Hypothermia occurs when your body can no longer maintain a normal temperature. This can happen if you are wet, are exposed to heavy winds or, for example due to an injury, have to sit still or lie down for a long period of time. Hypothermia gradually leads to a loss of mental and physical ability and is one of the greatest dangers during a winter trek.
When resting, your normal body temperature is around 37.5°C. When your temperature falls below 35°C your body will start to shake and you will no longer have control of your muscles. Your ability to think rationally and concentrate will be affected. If this hypothermic state persists, the shaking will abate and then cease completely and you will then display signs of apathy and not be able to take care of yourself. Your ability to think clearly will disappear and you will not be able to answer simple questions.
It is important that you and the members of your group keep an eye on one another. The first signs of hypothermia are extreme shaking, deteriorating motor skills, poor judgement and apathy. If this happens you should:
• Find protection from the wind and rain.
• Change into dry clothes or add an insulating layer.
• Give the hypothermic person a warm, sweet drink if he/she can manage it. Remember to check the liquid’s temperature so it is not scalding hot – a person suffering from hypothermia can have difficulty feeling the heat.
• If the person suffering from hypothermia is “only” experiencing the sensation of being cold, make sure he/she moves around. In some cases you might need to help this person start moving, and you might need to be a bit curt in your tone of voice.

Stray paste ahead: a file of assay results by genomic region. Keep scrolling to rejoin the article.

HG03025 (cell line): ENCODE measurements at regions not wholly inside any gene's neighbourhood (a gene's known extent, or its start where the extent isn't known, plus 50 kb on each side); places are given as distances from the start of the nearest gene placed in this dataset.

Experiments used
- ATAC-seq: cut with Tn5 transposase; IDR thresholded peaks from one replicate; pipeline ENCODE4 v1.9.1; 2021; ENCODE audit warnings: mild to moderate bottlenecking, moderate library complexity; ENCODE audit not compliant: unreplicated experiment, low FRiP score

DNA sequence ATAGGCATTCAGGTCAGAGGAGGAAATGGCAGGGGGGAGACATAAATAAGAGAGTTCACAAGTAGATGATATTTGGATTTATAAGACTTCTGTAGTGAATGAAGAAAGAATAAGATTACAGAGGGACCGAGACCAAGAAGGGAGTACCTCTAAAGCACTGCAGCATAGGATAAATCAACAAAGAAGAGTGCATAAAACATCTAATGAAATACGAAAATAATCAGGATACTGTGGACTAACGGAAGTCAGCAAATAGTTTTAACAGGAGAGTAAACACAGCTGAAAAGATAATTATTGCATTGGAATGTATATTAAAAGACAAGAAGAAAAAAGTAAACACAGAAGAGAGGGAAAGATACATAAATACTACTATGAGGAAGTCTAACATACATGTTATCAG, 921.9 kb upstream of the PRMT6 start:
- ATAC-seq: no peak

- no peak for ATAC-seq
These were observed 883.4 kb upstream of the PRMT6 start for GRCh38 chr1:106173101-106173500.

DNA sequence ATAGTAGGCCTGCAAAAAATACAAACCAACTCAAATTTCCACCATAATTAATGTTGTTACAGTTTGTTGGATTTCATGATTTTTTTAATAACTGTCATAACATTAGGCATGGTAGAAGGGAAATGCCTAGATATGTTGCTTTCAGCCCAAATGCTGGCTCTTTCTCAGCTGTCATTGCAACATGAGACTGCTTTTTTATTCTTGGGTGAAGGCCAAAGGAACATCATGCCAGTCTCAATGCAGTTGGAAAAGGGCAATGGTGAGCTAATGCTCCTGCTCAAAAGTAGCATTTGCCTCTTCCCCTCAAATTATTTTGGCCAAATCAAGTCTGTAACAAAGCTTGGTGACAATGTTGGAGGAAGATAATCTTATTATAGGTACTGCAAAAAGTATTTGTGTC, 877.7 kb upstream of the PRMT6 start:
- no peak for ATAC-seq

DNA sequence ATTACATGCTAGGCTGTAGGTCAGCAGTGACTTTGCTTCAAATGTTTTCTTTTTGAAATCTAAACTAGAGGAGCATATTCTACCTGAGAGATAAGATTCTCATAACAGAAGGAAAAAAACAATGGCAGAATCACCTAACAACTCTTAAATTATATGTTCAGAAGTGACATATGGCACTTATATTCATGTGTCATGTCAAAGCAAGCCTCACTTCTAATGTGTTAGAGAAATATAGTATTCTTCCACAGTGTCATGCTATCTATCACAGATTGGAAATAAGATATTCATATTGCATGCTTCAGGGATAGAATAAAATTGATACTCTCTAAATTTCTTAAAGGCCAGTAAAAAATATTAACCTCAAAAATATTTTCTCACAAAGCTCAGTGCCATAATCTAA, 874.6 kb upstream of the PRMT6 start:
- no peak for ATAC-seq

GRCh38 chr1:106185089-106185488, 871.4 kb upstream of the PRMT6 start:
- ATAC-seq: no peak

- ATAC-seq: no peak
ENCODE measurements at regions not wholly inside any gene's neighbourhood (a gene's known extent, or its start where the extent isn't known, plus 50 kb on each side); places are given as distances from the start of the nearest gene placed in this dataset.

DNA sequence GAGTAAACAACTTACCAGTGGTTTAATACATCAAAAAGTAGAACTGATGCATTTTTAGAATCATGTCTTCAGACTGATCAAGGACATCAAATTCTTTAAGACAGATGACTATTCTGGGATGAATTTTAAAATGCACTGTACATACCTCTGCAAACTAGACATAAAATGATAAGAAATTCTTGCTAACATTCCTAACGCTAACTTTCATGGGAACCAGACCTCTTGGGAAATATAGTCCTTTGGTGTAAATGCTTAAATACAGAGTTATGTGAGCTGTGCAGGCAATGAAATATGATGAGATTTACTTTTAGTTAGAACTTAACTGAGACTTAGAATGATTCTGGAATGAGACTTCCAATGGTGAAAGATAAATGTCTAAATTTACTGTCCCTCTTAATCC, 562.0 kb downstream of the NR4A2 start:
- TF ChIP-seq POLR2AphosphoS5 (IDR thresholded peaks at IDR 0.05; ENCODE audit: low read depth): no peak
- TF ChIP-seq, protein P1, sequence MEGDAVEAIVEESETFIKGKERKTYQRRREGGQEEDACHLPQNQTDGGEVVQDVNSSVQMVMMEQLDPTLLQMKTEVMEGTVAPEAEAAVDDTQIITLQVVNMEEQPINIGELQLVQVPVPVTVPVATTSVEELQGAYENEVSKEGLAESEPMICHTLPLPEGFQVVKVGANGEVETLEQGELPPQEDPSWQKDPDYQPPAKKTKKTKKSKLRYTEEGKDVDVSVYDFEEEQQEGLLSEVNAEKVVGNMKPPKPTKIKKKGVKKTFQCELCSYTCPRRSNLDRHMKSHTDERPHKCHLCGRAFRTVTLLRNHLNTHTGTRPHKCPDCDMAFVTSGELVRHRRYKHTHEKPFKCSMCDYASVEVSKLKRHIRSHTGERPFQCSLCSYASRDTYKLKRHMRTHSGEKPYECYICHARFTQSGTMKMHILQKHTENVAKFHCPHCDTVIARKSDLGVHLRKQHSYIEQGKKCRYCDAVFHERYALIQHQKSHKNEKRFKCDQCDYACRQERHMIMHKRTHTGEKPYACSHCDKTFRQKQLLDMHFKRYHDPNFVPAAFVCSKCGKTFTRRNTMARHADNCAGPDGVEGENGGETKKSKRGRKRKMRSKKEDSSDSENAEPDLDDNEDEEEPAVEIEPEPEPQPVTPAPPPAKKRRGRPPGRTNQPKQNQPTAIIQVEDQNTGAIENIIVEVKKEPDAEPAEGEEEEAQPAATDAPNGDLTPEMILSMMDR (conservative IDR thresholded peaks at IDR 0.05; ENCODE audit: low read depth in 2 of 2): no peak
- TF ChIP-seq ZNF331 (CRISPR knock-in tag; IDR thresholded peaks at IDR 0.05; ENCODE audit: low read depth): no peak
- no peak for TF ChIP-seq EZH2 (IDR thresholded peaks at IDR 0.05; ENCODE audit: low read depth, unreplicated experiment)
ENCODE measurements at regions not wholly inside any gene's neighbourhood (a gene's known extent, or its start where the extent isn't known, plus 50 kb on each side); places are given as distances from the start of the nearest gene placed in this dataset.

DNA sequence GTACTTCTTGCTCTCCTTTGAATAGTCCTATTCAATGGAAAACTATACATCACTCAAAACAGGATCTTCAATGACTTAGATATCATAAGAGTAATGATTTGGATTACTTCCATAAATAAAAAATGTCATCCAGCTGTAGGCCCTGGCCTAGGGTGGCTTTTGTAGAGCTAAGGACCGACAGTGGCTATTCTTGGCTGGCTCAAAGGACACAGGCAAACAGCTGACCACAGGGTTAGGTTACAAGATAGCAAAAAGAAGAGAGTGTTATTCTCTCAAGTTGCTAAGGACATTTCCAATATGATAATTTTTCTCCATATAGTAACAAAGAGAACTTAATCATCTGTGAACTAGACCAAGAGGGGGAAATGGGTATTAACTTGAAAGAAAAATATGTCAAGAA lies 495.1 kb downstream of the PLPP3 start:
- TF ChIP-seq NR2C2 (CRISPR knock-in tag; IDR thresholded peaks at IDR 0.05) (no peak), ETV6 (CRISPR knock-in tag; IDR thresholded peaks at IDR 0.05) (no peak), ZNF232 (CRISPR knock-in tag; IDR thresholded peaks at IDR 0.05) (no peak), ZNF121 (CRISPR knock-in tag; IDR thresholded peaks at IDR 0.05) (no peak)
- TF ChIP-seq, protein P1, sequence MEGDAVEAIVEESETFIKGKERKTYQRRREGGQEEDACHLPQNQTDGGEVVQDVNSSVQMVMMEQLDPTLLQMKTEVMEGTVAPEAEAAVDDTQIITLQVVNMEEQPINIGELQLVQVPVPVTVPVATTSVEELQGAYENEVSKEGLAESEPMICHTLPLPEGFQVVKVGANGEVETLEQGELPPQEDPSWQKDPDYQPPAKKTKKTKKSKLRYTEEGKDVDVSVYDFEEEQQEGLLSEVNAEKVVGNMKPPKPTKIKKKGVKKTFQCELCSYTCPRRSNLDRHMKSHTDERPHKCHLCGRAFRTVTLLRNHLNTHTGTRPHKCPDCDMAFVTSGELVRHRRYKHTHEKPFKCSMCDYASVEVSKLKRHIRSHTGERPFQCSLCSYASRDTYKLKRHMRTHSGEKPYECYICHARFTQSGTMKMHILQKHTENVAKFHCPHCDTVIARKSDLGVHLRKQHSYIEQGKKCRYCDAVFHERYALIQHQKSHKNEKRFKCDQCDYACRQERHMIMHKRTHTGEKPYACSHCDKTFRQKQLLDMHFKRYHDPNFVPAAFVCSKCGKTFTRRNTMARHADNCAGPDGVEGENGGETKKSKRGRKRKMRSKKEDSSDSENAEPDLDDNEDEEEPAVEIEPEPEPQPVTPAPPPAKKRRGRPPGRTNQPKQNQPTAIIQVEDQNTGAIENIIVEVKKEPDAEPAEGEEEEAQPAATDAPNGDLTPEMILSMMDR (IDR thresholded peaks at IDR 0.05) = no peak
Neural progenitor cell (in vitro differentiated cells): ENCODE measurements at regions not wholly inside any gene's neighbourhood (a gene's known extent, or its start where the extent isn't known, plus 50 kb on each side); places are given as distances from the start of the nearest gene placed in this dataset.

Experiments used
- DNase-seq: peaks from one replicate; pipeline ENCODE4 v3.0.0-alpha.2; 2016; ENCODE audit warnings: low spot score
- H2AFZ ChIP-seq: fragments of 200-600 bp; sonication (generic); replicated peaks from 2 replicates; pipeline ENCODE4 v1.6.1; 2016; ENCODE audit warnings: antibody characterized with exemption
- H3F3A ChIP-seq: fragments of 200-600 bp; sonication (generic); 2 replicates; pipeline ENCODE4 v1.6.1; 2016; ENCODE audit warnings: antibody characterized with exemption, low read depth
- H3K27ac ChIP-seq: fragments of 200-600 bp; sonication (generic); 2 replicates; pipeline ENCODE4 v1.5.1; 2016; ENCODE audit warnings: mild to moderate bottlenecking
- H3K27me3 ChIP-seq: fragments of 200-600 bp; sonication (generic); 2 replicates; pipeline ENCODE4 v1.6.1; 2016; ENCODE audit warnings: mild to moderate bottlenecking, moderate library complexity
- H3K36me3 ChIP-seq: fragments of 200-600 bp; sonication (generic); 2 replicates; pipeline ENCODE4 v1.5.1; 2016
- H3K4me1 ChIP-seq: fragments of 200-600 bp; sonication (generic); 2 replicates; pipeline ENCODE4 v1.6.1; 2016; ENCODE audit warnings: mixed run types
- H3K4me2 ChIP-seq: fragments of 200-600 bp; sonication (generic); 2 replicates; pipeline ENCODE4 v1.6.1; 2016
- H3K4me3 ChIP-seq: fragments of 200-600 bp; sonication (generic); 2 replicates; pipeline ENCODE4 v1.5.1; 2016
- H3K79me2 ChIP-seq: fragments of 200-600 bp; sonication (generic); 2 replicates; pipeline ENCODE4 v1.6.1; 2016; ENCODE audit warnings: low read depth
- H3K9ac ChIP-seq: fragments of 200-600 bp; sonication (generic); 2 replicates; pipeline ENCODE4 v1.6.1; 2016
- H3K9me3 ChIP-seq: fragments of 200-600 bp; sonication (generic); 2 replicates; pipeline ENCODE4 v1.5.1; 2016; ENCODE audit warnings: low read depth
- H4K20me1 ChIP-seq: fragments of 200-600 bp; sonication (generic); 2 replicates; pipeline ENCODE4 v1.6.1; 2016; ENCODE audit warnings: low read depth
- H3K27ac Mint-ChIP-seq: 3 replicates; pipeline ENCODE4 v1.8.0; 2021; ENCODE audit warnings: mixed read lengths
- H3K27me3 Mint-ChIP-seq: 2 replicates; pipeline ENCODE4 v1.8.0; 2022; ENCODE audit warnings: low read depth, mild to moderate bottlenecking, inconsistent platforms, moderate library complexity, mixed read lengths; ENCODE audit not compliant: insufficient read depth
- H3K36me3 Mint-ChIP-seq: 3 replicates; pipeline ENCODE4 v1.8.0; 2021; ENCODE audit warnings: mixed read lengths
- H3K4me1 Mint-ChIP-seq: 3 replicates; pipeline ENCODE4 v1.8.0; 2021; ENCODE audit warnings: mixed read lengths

Advanced hypothermia is when the body temperature falls below 30°C. The person loses consciousness and it can be difficult to see if he/she is breathing or has a heartbeat. In this situation professional medical care is necessary and the person must be handled with extreme care. What you can do is place the person in a sleeping bag, preferably with a heated bottle. In a really bad scenario, crawl into the sleeping bag to share your body heat. Never place a person suffering from hypothermia in front of an extremely hot source of heat, such as a wood-burning stove or an open fire. The stress that this will place on the inner organs can be life-threatening.
What is most important is that you remember that you are responsible for the other people in your group. Strive to prevent hypothermia from occurring by making sure that everyone eats, drinks and constantly adapts their clothing to the weather.
Did you know that: One of the common reasons why people freeze to death is that they lose the use of their hands. Stay hydrated to avoid chapping, use lotion on your hands and apply the multi-layer principle even to gloves. Always wear a thin liner-glove when handling cold metal objects.